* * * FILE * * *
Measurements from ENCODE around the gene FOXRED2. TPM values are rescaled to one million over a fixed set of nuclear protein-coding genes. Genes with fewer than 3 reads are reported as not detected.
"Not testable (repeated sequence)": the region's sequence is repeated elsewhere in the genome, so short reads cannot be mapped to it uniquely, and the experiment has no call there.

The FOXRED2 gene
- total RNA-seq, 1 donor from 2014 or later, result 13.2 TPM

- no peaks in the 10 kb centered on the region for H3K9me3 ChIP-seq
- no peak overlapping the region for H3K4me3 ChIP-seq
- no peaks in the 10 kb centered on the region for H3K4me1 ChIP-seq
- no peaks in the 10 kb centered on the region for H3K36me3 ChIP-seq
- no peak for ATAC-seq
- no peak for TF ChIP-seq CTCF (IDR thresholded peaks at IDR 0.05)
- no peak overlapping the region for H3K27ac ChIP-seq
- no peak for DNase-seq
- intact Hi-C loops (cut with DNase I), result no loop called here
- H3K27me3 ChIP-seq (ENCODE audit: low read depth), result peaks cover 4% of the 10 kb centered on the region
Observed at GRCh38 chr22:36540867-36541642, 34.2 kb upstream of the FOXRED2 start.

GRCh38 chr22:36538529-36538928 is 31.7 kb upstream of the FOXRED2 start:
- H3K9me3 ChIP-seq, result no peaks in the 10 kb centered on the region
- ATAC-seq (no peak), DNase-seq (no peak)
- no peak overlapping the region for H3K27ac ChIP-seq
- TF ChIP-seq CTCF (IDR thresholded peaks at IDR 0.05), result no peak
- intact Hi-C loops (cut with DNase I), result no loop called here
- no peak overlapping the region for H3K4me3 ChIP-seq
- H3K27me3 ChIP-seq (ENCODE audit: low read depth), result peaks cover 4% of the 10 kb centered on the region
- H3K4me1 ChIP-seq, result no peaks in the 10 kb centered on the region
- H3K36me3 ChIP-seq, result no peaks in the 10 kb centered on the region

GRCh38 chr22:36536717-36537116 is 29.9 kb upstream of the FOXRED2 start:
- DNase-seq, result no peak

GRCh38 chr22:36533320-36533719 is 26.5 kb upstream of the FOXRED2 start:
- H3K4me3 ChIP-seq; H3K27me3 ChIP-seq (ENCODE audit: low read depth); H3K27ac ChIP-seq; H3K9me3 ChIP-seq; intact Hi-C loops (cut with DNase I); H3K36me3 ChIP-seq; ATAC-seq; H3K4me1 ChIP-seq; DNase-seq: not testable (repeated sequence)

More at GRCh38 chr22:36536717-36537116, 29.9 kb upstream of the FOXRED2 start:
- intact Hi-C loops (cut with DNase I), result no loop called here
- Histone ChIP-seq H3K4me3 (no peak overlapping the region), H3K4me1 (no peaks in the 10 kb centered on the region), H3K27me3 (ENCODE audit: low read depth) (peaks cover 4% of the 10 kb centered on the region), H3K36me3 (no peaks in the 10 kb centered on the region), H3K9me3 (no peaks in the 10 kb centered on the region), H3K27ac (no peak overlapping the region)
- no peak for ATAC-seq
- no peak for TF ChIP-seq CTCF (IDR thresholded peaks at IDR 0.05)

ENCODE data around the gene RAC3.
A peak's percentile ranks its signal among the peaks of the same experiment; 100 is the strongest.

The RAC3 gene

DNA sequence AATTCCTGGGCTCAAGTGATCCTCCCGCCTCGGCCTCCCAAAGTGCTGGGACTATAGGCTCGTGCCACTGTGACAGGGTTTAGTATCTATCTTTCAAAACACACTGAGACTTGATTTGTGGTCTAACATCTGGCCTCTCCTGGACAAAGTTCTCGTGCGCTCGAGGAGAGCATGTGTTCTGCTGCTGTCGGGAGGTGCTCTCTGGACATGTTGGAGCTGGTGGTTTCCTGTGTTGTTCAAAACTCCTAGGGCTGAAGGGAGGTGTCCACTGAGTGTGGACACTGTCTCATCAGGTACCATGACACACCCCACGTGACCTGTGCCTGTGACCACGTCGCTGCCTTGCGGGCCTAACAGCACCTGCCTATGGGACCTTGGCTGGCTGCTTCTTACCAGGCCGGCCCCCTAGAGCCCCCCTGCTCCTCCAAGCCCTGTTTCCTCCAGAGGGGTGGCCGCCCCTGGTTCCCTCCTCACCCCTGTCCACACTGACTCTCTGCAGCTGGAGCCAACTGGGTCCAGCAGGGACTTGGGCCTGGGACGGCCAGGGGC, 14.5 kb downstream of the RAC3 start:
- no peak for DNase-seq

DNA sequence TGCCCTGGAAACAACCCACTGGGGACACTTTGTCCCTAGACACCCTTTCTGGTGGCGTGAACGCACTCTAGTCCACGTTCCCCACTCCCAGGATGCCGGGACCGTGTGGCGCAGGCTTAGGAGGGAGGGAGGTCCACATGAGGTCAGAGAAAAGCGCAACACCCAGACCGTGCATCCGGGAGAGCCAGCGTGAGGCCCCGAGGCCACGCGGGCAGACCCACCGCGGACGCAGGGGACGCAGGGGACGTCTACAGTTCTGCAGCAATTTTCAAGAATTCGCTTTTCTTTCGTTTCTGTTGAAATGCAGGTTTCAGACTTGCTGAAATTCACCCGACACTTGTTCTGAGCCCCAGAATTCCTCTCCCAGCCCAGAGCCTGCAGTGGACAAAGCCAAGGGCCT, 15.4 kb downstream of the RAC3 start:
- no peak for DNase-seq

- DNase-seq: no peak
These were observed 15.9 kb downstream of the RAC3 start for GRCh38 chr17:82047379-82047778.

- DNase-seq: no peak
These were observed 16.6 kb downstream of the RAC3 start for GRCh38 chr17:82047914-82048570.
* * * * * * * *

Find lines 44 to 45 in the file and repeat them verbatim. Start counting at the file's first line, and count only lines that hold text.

- DNase-seq: no peak
These were observed 16.6 kb downstream of the RAC3 start for GRCh38 chr17:82047914-82048570.